Have We Forgotten Our Ethics?
As the profession moves to add technology to its core of offerings, there is a distinct risk of tabling ethics.
When technology becomes the driver, there is a tendency to choose the path of least resistance. Moreover, in a fast-paced environment the temptation to exclude alternative viewpoints and dismiss those with legacy experience is particularly dangerous.
Even the President of the International Federation of Accountants (IFAC), In-Ki Joo, prefaced remarks on how ethics is vital for accountants with “If you do not keep up with this technology, you will be left behind immediately.”
Technology blurs borders and creates endless opportunities on a global scale. Sectors, industries, disciplines and jurisdictions intersect in the global marketplace; at times, violently colliding. But the profession has an opportunity to mitigate the damage from collisions. In-Ki Joo continued with, “You can produce all kinds of information (but) how do you use that information depends on your integrity and our profession should be the leader in our society using that information for the public interest not for our own use.”
What worries me is there appears to be very little discussion or effort to the mechanics of “how.” The phrase “lack of standards, regulation, or guidance,” is a misnomer for lack of experience, understanding and awareness of the applicable laws and accounting principles.
What is required is a willingness to admit areas of ignorance and employ the resources needed to obtain sufficient knowledge. The accessibility of data on demand provides a false sense of empowerment that cannot be genuinely achieved through technology. We know that bookkeeping software or DIY tax programs do not crown the user with an understanding of advanced concepts.
Fundamental changes need to occur in order for the profession to maintain a position of strength, trust, and leadership. For one, we need to change our attitude toward whistleblowers.
The majority of frauds and fraudsters start with an innocent mistake, an error that goes unchecked. The same is true with whistleblowers. Most don’t start out with an agenda to be an insufferable scold or professional heroine.
Whistleblower rewards are not designed nor create a sustainable or profitable salary. Many do not have the initial resources, motivation, or sufficient evidence to warrant a formal process.
The pay-to-play model of industry alliances and organizations is dangerously debilitating. Those willing to write, ask questions and even offer alternative viewpoints are roundly ignored, dismissed and isolated.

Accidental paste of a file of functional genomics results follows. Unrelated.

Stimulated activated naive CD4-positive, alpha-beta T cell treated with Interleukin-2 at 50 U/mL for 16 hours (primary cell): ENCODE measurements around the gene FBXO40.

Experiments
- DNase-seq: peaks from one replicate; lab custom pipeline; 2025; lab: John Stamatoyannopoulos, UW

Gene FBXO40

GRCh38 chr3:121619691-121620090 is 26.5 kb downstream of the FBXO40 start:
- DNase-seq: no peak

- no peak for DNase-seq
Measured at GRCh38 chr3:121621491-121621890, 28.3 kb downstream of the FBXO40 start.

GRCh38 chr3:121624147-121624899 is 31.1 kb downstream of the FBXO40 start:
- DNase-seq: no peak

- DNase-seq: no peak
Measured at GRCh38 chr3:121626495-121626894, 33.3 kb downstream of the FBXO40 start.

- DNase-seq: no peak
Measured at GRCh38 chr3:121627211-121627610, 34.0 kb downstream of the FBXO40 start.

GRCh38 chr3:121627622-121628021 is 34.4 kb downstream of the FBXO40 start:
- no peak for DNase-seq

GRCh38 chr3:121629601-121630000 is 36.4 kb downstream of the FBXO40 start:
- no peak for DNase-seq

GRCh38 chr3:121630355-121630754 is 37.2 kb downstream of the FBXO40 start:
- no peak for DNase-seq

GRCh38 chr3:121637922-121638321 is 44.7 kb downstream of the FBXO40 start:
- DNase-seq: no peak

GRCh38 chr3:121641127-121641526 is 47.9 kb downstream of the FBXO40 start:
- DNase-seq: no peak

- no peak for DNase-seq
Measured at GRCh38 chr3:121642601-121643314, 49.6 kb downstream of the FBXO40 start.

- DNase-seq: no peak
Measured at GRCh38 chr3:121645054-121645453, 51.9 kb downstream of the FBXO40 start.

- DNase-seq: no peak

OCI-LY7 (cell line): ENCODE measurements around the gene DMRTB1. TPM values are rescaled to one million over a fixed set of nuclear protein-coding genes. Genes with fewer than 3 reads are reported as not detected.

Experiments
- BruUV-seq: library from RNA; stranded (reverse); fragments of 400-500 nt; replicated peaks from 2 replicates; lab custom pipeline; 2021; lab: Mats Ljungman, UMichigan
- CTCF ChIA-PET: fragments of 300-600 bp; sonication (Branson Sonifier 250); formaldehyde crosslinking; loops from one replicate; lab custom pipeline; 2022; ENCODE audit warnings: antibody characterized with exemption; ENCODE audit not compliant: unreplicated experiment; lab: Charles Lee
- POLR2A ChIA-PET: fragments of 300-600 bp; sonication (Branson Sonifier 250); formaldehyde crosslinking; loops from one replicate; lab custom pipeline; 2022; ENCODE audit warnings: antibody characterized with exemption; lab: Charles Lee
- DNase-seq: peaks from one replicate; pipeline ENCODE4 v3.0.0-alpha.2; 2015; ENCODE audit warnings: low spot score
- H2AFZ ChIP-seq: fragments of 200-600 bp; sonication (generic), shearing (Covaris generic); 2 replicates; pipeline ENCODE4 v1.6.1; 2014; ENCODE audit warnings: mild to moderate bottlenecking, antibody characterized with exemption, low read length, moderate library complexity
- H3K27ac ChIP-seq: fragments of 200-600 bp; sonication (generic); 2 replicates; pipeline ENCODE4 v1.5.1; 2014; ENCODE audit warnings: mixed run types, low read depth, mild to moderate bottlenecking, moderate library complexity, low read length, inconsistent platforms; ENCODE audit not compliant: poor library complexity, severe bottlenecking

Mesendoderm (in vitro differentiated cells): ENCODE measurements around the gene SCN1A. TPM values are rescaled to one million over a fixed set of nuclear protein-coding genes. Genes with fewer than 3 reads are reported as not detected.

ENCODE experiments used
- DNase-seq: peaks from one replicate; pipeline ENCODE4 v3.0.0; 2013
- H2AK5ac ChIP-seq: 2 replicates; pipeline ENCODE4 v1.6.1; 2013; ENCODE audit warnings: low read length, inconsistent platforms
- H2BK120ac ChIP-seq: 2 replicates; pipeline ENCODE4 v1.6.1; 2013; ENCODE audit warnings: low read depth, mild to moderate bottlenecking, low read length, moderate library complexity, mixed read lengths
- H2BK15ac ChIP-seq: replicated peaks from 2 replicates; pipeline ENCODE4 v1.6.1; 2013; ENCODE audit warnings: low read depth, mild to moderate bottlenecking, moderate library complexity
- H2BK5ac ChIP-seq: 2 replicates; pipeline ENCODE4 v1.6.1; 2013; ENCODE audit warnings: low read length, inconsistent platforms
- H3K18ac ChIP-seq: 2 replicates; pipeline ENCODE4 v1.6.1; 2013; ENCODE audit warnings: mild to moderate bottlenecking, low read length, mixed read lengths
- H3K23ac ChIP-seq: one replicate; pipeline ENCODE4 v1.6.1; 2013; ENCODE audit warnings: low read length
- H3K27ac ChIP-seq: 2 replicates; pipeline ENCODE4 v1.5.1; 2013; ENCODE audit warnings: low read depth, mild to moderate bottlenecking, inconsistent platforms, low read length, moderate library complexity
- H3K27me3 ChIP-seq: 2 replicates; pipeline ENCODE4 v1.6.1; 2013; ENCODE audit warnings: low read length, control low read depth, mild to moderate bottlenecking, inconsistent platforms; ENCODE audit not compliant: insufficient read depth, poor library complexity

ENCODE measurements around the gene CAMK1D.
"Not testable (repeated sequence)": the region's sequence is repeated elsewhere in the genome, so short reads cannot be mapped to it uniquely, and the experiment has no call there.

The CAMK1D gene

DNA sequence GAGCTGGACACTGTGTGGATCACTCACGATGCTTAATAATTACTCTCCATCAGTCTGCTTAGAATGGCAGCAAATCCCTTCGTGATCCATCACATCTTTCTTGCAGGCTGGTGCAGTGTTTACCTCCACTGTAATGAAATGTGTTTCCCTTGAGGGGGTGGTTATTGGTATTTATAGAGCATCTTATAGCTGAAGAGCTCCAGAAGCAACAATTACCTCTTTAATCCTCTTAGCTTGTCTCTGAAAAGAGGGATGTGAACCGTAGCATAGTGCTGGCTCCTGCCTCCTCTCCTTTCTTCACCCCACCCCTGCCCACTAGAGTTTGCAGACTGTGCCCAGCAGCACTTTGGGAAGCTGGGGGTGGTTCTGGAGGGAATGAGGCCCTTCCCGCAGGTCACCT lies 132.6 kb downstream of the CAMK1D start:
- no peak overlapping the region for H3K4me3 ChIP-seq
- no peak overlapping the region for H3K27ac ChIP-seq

Many of those offering unsolicited input have no other agenda than to protect the public interest, maintain the integrity of the profession and preserve a competitive marketplace. Generally speaking, no one seems to want to pay for research and input that does not directly advance the organization to the identified outcomes. The path of resistance is unjustly characterized as negative and those willing to travel it are isolated regardless of their technical skill level.
Herein lies the rub, a continued move toward excluding informed members of our profession risks fatal outcomes:
1. A position even further behind when the crisis occurs
2. A conversion of ethical actors to malicious ones
Critical reviews of Tom Mueller’s “Crisis of Conscience: Whistleblowing in an Age of Fraud,” reflect the general attitude and misunderstanding of whistleblowing. The book interviews hundreds of whistleblowers from various backgrounds, time periods, and industries.
The intention is to acquaint the reader with the personalities and experiences of whistleblowers. It is not a phenomenon that should be viewed only in the lens of presidential and national politics. Mueller writes in a later opinion piece, “Whistleblowing only becomes necessary when organizations become more interested in silence and loyalty than in ethics or public welfare, or when government watchdogs have been muzzled or euthanized.”
Ethics and skepticism are the foundation of the profession. A never-ending debate as to whether they can be taught and how, but many agree in most cases they can be learned. Where does one turn in the absence of experience? History.
Asking why a trend or concept flourishes in certain jurisdictions should be top of mind and there should be multiple answers. Blockchain and cryptocurrency are a timely example.
Settling for “regulatory certainty” should not be the accepted answer. Some in our profession have championed Malta, aka “Blockchain Island” and the leadership of this country as ones to emulate.
To the informed outsider, those that promote their actions look like shallow, naïve puppets ready to serve as conduits and mouthpieces for those seeking to conceal illicit gains and disrupt financial systems. For anyone that has not taken the time to inquire as to why Malta is “the place” for cryptocurrency, the story of Daphne Caruana Galizia is a critical read.
Caruana Galizia was a vocally opposed to Malta adopting cryptocurrency because she feared it would exacerbate money laundering. Dedicated to speaking out against corruption, Caruana Galizia was assassinated in October 2017. Decrypt magazine introduced Western crypto enthusiasts to a bit of history in this June article and covered recent developments here.
Members of the accounting profession that walk on the path Daphne led, question how a decade into this technology, we cannot arrive at something of more substance than “cryptocurrency is volatile” as a disclosure to the public. An attitude change is required, and it begins with letting go of the tendency to equate education with adoption.
Adopting and embracing are not required outcomes of learning. As the profession continues on the exciting path of adding technology to its core, we need to mind the foundation upon which the Merkle trees are built.